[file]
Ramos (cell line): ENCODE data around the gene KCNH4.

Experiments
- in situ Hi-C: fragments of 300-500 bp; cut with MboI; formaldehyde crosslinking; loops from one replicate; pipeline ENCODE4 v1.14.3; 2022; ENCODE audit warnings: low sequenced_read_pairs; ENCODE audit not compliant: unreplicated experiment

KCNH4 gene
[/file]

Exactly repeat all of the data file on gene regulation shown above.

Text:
Ramos (cell line): ENCODE data around the gene KCNH4.

Experiments
- in situ Hi-C: fragments of 300-500 bp; cut with MboI; formaldehyde crosslinking; loops from one replicate; pipeline ENCODE4 v1.14.3; 2022; ENCODE audit warnings: low sequenced_read_pairs; ENCODE audit not compliant: unreplicated experiment

KCNH4 gene